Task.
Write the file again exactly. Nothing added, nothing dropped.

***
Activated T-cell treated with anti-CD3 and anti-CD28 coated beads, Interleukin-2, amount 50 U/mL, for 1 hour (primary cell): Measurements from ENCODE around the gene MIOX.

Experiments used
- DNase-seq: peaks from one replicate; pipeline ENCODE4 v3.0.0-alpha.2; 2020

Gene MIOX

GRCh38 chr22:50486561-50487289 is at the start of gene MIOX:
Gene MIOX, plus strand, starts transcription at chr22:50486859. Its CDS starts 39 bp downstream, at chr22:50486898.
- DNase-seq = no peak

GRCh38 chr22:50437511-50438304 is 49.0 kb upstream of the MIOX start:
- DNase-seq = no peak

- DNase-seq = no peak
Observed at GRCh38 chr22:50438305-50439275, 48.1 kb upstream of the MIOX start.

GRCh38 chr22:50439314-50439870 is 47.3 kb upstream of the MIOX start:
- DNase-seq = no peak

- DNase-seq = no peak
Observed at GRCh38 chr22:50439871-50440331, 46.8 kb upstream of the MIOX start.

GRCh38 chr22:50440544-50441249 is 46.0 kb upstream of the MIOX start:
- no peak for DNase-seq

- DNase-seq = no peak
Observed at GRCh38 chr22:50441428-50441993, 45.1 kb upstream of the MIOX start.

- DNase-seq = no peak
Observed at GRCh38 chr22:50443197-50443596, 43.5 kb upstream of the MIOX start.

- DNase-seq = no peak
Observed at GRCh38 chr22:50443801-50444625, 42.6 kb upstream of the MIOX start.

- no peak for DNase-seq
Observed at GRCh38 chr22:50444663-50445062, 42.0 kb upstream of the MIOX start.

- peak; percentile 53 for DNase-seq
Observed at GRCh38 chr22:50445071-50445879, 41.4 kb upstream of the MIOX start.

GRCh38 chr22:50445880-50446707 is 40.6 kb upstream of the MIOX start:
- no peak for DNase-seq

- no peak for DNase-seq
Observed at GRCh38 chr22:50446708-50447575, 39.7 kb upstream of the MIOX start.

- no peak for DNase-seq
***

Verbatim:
Activated T-cell treated with anti-CD3 and anti-CD28 coated beads, Interleukin-2, amount 50 U/mL, for 1 hour (primary cell): Measurements from ENCODE around the gene MIOX.

Experiments used
- DNase-seq: peaks from one replicate; pipeline ENCODE4 v3.0.0-alpha.2; 2020

Gene MIOX

GRCh38 chr22:50486561-50487289 is at the start of gene MIOX:
Gene MIOX, plus strand, starts transcription at chr22:50486859. Its CDS starts 39 bp downstream, at chr22:50486898.
- DNase-seq = no peak

GRCh38 chr22:50437511-50438304 is 49.0 kb upstream of the MIOX start:
- DNase-seq = no peak

- DNase-seq = no peak
Observed at GRCh38 chr22:50438305-50439275, 48.1 kb upstream of the MIOX start.

GRCh38 chr22:50439314-50439870 is 47.3 kb upstream of the MIOX start:
- DNase-seq = no peak

- DNase-seq = no peak
Observed at GRCh38 chr22:50439871-50440331, 46.8 kb upstream of the MIOX start.

GRCh38 chr22:50440544-50441249 is 46.0 kb upstream of the MIOX start:
- no peak for DNase-seq

- DNase-seq = no peak
Observed at GRCh38 chr22:50441428-50441993, 45.1 kb upstream of the MIOX start.

- DNase-seq = no peak
Observed at GRCh38 chr22:50443197-50443596, 43.5 kb upstream of the MIOX start.

- DNase-seq = no peak
Observed at GRCh38 chr22:50443801-50444625, 42.6 kb upstream of the MIOX start.

- no peak for DNase-seq
Observed at GRCh38 chr22:50444663-50445062, 42.0 kb upstream of the MIOX start.

- peak; percentile 53 for DNase-seq
Observed at GRCh38 chr22:50445071-50445879, 41.4 kb upstream of the MIOX start.

GRCh38 chr22:50445880-50446707 is 40.6 kb upstream of the MIOX start:
- no peak for DNase-seq

- no peak for DNase-seq
Observed at GRCh38 chr22:50446708-50447575, 39.7 kb upstream of the MIOX start.

- no peak for DNase-seq